[0019] The present technology allows a trust level to be predicted for machine-generated translations. More specifically, given a machine- generated translation in a target language of a document in source language, a trust level associated with translational accuracy can be predicted and provided along with the machine-generated translation. Such a document can include any amount of text ranging, for example, from a few words to a batch of textual items such as websites, books, articles, or letters. The trust level may be presented in a number of manners such as on a scale between one and five, or a star rating scale. The trust level can be predicted without a human-generated translation of the document or any other human intervention. Since both the machine-generated translation and the corresponding trust-level prediction can be provided contemporaneously, it is immediately conveyed how much trust can be placed in the machine- generated translation without an understanding of the source language and/or the target language being necessary. Trust-level predictions can be provided in real-time and as a batch when several documents are processed together.

[0020] It is noteworthy that machine-generated translations obtained by way of statistical-translation techniques and non-statistical-translation techniques fall within the scope of the present technology. Furthermore, while the present technology is described herein in the context of textual translations, the principles disclosed can likewise be applied to speech translations such as when employed in conjunction with speech recognition technologies.

[0021] Referring now to FIG. 1, a block diagram of an exemplary environment 100 is shown in which embodiments of the present technology can be practiced. As depicted, the environment 100 includes a computing device 105 providing a network browser 110 and optionally a client translation application 120, a web server 130, an application server 135 providing a translation application 140, and a third-party web server 150 providing third-party website content 155. Communication between the computing device 105, the web server 130, and the third-party web server 150 is provided by a network 125. Examples of the network 125 include a wide area network (WAN), local area network (LAN), the internet, an intranet, a public network, a private network, a combination of these, or some other data transfer network. Examples of the computing device 105 include a desktop personal computer (PC), a laptop PC, a pocket PC, a personal digital assistant (PDA), a smart phone, a cellular phone, a portable translation device, and so on. The web server 130, the application server 135, and the third-party web server 150 may each be implemented as one or more servers. An exemplary computing system for implementing the computing device 105, the web server 130, the application server 135, and the third-party web server 150 is described in further detail in connection with FIG. 6. Additionally, other various components (not depicted) that are not necessary for describing the present technology may also be included in the environment 100, in accordance with exemplary embodiments.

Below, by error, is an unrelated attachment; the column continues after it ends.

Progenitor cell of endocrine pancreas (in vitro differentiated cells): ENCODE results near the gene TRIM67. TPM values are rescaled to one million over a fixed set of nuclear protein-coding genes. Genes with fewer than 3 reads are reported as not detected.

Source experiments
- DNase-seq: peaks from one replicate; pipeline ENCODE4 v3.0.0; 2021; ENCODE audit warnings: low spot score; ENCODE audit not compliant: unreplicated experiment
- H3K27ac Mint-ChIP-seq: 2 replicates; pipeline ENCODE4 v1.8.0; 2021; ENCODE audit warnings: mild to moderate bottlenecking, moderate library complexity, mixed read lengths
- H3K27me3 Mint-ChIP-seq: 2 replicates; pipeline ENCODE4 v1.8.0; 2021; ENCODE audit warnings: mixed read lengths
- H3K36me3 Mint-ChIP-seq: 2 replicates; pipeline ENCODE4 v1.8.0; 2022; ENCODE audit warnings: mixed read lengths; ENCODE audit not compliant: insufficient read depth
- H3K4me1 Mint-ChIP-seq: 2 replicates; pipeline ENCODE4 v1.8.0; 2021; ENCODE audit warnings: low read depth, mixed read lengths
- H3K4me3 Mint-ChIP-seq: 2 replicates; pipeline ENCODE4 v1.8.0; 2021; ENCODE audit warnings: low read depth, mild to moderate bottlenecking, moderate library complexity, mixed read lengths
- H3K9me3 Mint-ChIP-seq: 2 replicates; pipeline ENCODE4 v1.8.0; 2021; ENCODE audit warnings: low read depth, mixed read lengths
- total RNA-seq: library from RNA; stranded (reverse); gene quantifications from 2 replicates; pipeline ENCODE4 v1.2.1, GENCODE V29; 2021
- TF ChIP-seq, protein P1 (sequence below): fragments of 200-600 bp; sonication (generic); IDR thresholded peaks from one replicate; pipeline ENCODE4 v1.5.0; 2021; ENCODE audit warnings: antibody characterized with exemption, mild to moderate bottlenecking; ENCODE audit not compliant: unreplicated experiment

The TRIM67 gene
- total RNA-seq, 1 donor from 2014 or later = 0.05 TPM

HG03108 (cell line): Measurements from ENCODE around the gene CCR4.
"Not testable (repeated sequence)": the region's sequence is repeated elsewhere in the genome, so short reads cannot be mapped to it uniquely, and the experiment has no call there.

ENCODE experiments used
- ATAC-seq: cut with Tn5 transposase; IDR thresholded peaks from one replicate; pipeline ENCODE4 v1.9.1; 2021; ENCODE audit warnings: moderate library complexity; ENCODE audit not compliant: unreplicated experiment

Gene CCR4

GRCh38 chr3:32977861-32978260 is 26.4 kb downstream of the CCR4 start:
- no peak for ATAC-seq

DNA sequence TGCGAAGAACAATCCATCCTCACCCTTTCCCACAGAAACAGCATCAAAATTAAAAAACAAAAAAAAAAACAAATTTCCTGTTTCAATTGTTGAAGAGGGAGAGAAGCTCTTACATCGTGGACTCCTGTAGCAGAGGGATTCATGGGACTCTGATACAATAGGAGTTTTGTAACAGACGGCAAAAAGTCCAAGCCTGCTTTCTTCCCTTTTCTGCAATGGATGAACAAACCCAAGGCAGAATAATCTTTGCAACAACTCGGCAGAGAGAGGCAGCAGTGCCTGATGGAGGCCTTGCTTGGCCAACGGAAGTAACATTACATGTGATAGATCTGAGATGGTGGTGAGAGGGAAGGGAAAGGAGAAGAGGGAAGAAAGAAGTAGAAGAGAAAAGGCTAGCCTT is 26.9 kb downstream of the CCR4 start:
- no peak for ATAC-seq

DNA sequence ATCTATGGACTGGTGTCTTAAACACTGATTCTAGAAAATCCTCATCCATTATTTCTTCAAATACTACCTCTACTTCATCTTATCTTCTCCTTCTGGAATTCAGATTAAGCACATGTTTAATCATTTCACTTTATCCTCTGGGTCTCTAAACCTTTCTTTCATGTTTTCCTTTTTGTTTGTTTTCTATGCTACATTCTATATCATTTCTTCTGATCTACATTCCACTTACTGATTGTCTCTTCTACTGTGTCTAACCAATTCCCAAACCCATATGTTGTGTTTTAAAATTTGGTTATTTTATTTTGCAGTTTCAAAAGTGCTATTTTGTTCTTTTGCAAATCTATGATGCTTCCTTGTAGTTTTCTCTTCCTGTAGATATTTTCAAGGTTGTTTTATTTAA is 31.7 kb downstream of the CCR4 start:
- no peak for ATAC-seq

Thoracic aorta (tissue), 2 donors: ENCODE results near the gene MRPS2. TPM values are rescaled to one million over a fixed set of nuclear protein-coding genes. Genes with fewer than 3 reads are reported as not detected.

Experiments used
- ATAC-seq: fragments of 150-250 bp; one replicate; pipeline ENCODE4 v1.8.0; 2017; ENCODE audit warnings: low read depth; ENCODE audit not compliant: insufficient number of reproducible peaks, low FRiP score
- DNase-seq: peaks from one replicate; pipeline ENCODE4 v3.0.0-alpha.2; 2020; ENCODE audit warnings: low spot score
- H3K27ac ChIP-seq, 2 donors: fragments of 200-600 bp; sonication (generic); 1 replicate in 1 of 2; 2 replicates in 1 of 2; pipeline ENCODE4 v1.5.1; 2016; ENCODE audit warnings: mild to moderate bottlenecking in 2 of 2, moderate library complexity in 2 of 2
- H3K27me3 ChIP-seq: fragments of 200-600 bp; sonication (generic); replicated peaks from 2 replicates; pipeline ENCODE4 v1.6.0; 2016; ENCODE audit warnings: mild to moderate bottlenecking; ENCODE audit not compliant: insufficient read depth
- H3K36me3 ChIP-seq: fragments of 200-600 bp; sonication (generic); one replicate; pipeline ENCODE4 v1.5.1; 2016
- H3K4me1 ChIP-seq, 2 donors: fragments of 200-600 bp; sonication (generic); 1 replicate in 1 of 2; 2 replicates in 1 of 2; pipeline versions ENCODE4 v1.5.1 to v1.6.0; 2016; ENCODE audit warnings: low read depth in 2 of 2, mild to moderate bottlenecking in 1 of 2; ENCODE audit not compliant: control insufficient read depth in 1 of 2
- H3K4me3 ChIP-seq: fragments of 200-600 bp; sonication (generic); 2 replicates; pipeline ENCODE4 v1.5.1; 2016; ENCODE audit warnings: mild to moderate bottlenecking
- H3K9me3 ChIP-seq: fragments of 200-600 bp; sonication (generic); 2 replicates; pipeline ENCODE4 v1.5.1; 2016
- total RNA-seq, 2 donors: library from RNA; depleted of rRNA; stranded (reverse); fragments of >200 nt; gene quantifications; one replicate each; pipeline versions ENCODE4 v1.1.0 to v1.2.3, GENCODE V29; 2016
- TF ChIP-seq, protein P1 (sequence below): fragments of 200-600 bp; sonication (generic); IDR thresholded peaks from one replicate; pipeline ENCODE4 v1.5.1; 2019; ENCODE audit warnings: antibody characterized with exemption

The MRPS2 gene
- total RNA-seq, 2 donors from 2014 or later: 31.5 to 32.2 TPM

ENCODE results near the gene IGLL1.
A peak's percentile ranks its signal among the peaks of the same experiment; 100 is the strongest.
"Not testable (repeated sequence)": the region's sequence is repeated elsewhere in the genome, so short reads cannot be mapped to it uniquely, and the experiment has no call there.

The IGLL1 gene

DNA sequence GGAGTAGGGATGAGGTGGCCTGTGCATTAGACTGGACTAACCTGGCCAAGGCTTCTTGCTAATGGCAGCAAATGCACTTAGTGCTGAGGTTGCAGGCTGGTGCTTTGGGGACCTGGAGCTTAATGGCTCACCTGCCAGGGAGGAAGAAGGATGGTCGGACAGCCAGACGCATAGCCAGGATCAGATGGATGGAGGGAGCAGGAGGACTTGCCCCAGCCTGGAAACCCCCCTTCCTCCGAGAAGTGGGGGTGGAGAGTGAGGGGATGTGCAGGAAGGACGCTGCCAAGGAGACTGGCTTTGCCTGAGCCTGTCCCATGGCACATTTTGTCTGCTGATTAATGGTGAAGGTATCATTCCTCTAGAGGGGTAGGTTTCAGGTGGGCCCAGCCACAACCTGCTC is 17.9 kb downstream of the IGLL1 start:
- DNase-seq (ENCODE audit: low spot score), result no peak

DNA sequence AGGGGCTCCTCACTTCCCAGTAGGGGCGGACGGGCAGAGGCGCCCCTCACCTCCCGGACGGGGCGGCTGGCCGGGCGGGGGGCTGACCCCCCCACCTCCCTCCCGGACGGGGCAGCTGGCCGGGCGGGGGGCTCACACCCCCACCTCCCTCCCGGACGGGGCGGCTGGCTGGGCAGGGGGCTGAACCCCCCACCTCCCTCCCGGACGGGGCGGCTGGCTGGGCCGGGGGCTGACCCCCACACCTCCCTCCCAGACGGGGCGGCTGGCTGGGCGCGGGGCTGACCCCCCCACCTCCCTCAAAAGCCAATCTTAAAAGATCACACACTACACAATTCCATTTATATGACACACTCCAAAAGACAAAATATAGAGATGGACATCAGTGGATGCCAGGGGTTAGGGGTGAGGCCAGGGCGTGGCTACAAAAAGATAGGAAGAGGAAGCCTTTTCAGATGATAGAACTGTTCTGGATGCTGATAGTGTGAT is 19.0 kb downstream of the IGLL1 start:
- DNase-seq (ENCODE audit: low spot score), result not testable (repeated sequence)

[0022] As mentioned, the computing device 105 may include the network browser 110. The network browser 110 may retrieve, present, traverse, and otherwise process information located on a network, including content pages. For example, network browser 110 can be implemented as a web browser that can process a content page in the form of a web page. The network browser 110 may provide an interface as part of a content page or web page. The interface can be implemented from content page data received from the third- party web server 150 or the web server 130. Via the interface, the computing device 105 can receive an indication from a user to provide a translation from a source language to a target language along with a trust-level prediction of that translation. The user may provide the indication via the document itself, location data for the document such as a link (e.g., URL) associated with the document, or other information. The indication may convey a desire to obtain a highly accurate translation based on content included in or associated with the document. The indication may be forwarded either to the third- party website 155 or the web server 130 via the network 125.